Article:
Problem: Warming cryopreserved tissue, especially, when larger volumes are involved (such as organs or the brain) exacerbates the complexities involved in cryopreserving the tissue. Ice nucleation and formation, for example, is much harder to control while warming from cryogenic temperatures than when cooling down to them.
Development: Specific warming protocols and methods are required. This will first be researched on smaller animals and then increasingly on larger more complex organisms.
Problem: To wash out CPAs and reestablish circulation the tissue needs to re-perfused and resupplied with oxygen. This brings its own set of complexities such as re-perfusion injury.
Development: Fundamentally the concepts to do perfusion after cryopreservation needs formulated. This will first be researched on smaller animals and then increasingly on larger more complex organisms.
Concepts for Repair
Problem: Everything that is done during the cryopreservation process is done to reduce the amount of cellular and sub-cellular damage incurred due to active and passive processes started after circulatory arrest and by the procedures themselves. Nevertheless, damage is still accumulating.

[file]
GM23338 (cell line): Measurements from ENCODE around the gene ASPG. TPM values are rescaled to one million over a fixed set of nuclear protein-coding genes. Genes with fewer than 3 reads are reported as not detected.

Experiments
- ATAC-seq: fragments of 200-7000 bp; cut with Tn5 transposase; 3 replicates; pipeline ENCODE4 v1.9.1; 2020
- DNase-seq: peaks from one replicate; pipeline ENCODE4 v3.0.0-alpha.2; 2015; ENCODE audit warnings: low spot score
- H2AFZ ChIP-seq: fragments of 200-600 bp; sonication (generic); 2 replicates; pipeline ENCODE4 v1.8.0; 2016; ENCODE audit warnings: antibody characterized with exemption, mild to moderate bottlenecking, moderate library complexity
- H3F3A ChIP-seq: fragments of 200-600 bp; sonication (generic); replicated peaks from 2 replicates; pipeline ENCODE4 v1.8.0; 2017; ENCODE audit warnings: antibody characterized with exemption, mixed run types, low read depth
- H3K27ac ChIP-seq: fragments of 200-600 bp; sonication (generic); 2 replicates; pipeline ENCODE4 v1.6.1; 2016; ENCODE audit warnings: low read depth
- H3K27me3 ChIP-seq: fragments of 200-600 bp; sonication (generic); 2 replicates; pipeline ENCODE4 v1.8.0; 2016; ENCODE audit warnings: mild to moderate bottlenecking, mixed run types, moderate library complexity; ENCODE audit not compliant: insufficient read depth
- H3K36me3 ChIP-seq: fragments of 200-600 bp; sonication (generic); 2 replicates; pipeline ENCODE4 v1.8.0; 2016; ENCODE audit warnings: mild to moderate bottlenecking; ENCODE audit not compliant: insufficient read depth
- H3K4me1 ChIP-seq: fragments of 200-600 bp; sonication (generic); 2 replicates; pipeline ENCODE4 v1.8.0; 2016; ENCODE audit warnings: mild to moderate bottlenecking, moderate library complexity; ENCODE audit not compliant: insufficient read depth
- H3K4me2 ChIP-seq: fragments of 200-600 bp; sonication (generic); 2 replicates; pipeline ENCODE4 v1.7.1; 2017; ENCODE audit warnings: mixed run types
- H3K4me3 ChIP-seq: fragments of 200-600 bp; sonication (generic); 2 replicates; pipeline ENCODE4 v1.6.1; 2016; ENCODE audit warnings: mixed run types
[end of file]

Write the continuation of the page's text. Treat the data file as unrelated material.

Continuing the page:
Development: In total four types of damage will need to be repaired: 1) damage from before circulatory arrest (e.g. due to diseases or general degradation), 2) damage occurring after circulatory due to ischemia (e.g. apoptotic and necrotic processes) , 3) damage from the cryopreservation itself (e.g. toxicity, ice nucleation, etc), and 4) damage from the warming and re-perfusion procedures (e.g. ice nucleation).Some of the repairs probably need to be done at sub-zero temperatures, further complicating the issue. Needless to say, significant basic research is required to understand what is required to perform these repairs.
Restoration of Life
Problem: There are preliminary ideas for restoration of life, but there is no experimental evidence yet. Significant research is needed to understand how restoration of life might work conceptually and practically.
Development: Once warming, re-perfusion and repair is understood and done, all procedures come together in a kind of “resuscitation” similar to how cardiopulmonary resuscitation is made up of different parts leading to the “restoration of life” in the case of heart attack. Much conceptual and theoretical groundwork needs to be done before more applied research projects make sense.